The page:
AHA supports calls to protect children from alcohol marketing

10 January 2017: Responding to calls today from leading public health experts for greater controls on alcohol marketing to protect children, and the publication of articles in the journal Addiction which outline the latest evidence on the impact of alcohol marketing on children, Professor Sir Ian Gilmore, chair of the Alcohol Health Alliance UK (AHA), said:

“It is clear that self-regulation is not working and we welcome calls for greater action from governments to protect children from exposure to alcohol marketing.

“We know that alcohol marketing contains content and messages that appeal to children, and that due to exposure to this advertising, children drink more, and start drinking at an earlier age.

“In addition, as outlined in Public Health England’s recent review of the effectiveness of alcohol policies, a study has shown that in the UK, 10-15 year olds are more likely to see certain TV alcohol adverts than adults. Public Health England’s review, which was published in the Lancet in December 2016, concluded that complete advertising bans are a highly effective and cost-effective approach to health improvement.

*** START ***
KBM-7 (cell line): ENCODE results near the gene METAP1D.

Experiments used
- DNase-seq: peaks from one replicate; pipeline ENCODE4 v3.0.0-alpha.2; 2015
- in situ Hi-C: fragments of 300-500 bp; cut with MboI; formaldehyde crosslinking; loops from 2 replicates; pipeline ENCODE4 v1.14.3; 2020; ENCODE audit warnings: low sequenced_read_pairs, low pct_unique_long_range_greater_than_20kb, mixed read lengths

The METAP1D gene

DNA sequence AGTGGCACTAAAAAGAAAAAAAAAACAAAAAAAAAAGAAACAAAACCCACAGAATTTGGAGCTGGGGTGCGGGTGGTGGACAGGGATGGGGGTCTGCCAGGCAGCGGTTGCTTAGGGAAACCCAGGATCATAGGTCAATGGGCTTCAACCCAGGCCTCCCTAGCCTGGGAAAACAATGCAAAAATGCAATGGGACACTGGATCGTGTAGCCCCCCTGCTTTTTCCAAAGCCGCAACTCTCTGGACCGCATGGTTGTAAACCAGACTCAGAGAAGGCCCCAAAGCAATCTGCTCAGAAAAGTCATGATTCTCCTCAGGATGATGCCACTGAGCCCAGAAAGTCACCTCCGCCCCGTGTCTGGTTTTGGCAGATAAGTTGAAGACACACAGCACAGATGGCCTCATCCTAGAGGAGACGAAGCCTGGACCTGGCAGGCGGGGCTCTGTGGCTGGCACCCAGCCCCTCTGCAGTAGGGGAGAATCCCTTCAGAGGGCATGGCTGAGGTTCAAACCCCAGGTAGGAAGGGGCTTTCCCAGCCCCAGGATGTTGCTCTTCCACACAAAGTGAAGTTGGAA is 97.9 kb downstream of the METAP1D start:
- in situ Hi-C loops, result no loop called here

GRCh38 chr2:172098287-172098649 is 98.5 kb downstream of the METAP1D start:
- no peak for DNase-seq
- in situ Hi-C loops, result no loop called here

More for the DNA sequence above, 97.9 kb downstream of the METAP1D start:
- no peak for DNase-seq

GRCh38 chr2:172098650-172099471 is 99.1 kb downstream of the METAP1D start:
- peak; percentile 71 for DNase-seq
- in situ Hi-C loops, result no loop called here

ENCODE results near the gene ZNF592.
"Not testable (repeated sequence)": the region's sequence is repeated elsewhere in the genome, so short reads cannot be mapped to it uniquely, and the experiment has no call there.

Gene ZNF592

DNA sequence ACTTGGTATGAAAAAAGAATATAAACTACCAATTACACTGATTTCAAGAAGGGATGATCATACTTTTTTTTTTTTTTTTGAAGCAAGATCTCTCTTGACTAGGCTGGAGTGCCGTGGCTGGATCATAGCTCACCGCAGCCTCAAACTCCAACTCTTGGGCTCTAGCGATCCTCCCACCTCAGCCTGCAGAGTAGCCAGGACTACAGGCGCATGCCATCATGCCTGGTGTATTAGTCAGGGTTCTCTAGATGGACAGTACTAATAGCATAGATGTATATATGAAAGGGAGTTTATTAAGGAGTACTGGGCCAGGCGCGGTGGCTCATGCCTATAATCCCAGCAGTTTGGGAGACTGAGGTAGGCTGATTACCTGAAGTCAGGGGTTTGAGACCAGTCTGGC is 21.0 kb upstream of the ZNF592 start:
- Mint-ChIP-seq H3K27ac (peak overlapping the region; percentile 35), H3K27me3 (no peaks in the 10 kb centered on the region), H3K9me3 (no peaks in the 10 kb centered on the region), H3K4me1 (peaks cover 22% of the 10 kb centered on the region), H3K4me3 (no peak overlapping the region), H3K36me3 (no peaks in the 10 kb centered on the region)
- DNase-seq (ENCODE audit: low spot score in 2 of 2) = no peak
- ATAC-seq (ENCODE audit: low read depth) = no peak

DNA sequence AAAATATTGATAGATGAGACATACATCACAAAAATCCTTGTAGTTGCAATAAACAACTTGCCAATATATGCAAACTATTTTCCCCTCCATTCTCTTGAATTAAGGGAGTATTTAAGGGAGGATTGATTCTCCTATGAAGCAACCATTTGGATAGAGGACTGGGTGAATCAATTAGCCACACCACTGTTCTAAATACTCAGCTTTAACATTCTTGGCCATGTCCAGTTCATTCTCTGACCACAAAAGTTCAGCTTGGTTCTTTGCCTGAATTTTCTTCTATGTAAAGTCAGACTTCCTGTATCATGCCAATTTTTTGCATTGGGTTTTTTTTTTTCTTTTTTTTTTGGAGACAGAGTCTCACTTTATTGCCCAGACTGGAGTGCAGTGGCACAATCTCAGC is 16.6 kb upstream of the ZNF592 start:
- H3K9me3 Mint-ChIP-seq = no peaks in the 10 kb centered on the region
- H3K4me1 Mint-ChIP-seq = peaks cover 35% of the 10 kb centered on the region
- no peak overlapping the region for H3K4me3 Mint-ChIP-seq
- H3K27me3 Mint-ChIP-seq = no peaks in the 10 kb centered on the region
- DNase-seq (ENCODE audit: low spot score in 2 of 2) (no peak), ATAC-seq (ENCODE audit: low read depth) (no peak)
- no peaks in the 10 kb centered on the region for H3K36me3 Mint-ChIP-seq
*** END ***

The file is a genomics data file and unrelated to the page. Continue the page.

“In the long run, all advertising and sponsorship should be prohibited. In the short term, alcohol advertising should only be permitted in newspapers and other adult press, and the content of these adverts should be limited to factual information about brand, provenance and product strength.”

Paul Lincoln, Chief Executive of UK Health Forum, which is a member of the AHA, said:

“The articles published in the Addiction supplement show clearly and positively that alcohol marketing regulations are not protecting young people, those in recovery from alcohol dependence, and other vulnerable groups from the influence of alcohol marketing, and that alcohol marketing has a negative impact on the age of drinking initiation and subsequent drinking behaviours. Tighter alcohol marketing regulation in the UK, without industry involvement, is desirable, achievable and effective.”